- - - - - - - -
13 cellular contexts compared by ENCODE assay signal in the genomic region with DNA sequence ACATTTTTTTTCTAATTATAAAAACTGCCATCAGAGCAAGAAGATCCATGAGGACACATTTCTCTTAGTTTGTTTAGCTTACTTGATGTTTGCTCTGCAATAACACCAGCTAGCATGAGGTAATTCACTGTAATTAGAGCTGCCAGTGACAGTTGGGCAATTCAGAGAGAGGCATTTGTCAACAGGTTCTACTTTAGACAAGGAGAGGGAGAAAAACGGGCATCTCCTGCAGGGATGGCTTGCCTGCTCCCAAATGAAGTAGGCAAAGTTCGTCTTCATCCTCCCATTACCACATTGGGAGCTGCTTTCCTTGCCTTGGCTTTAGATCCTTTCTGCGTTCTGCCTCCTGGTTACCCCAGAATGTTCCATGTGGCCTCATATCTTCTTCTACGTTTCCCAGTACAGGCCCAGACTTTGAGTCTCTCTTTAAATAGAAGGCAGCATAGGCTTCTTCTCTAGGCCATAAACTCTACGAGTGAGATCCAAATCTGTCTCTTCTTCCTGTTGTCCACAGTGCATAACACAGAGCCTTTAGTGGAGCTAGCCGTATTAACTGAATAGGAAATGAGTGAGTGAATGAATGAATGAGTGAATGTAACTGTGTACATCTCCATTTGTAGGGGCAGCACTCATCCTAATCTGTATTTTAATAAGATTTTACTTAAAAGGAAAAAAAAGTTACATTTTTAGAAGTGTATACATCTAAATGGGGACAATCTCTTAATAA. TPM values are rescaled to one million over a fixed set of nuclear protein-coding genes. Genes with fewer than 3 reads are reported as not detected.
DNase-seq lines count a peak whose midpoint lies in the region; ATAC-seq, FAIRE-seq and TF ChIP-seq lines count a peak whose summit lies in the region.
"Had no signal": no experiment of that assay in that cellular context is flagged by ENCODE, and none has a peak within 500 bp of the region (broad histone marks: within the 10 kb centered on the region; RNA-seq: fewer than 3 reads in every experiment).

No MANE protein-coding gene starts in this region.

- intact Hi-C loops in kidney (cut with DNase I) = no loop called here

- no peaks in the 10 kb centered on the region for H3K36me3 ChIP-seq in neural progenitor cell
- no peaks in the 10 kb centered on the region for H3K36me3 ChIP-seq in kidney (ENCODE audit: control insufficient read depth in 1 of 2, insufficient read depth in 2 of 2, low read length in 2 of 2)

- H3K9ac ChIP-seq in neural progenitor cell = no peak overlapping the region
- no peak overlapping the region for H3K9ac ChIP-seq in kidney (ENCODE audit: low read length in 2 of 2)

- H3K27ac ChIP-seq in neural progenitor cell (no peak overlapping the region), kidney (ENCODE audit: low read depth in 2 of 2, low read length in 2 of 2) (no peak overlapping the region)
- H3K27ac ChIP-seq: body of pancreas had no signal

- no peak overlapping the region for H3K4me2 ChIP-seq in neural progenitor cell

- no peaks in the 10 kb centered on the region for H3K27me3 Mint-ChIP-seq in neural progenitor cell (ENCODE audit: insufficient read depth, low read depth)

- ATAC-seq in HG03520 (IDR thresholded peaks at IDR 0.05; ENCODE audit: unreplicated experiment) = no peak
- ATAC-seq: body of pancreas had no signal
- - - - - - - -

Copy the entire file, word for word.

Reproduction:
13 cellular contexts compared by ENCODE assay signal in the genomic region with DNA sequence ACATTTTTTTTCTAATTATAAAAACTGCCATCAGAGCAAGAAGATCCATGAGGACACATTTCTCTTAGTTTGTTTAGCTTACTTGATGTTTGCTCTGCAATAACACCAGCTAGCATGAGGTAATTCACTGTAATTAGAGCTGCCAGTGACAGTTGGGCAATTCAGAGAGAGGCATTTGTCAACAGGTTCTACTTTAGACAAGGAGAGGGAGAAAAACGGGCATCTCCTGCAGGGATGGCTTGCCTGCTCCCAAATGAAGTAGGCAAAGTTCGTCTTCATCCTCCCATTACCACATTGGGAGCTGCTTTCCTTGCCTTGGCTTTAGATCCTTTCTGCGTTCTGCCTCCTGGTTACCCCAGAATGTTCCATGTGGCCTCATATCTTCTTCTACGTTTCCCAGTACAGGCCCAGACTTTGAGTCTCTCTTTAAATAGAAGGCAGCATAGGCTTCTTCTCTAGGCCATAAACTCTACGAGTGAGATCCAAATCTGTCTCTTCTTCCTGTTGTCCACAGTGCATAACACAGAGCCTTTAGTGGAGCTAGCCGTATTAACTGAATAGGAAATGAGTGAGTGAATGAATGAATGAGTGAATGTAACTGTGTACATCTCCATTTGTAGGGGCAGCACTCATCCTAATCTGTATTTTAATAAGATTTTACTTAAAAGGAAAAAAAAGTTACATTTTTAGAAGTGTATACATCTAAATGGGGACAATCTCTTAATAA. TPM values are rescaled to one million over a fixed set of nuclear protein-coding genes. Genes with fewer than 3 reads are reported as not detected.
DNase-seq lines count a peak whose midpoint lies in the region; ATAC-seq, FAIRE-seq and TF ChIP-seq lines count a peak whose summit lies in the region.
"Had no signal": no experiment of that assay in that cellular context is flagged by ENCODE, and none has a peak within 500 bp of the region (broad histone marks: within the 10 kb centered on the region; RNA-seq: fewer than 3 reads in every experiment).

No MANE protein-coding gene starts in this region.

- intact Hi-C loops in kidney (cut with DNase I) = no loop called here

- no peaks in the 10 kb centered on the region for H3K36me3 ChIP-seq in neural progenitor cell
- no peaks in the 10 kb centered on the region for H3K36me3 ChIP-seq in kidney (ENCODE audit: control insufficient read depth in 1 of 2, insufficient read depth in 2 of 2, low read length in 2 of 2)

- H3K9ac ChIP-seq in neural progenitor cell = no peak overlapping the region
- no peak overlapping the region for H3K9ac ChIP-seq in kidney (ENCODE audit: low read length in 2 of 2)

- H3K27ac ChIP-seq in neural progenitor cell (no peak overlapping the region), kidney (ENCODE audit: low read depth in 2 of 2, low read length in 2 of 2) (no peak overlapping the region)
- H3K27ac ChIP-seq: body of pancreas had no signal

- no peak overlapping the region for H3K4me2 ChIP-seq in neural progenitor cell

- no peaks in the 10 kb centered on the region for H3K27me3 Mint-ChIP-seq in neural progenitor cell (ENCODE audit: insufficient read depth, low read depth)

- ATAC-seq in HG03520 (IDR thresholded peaks at IDR 0.05; ENCODE audit: unreplicated experiment) = no peak
- ATAC-seq: body of pancreas had no signal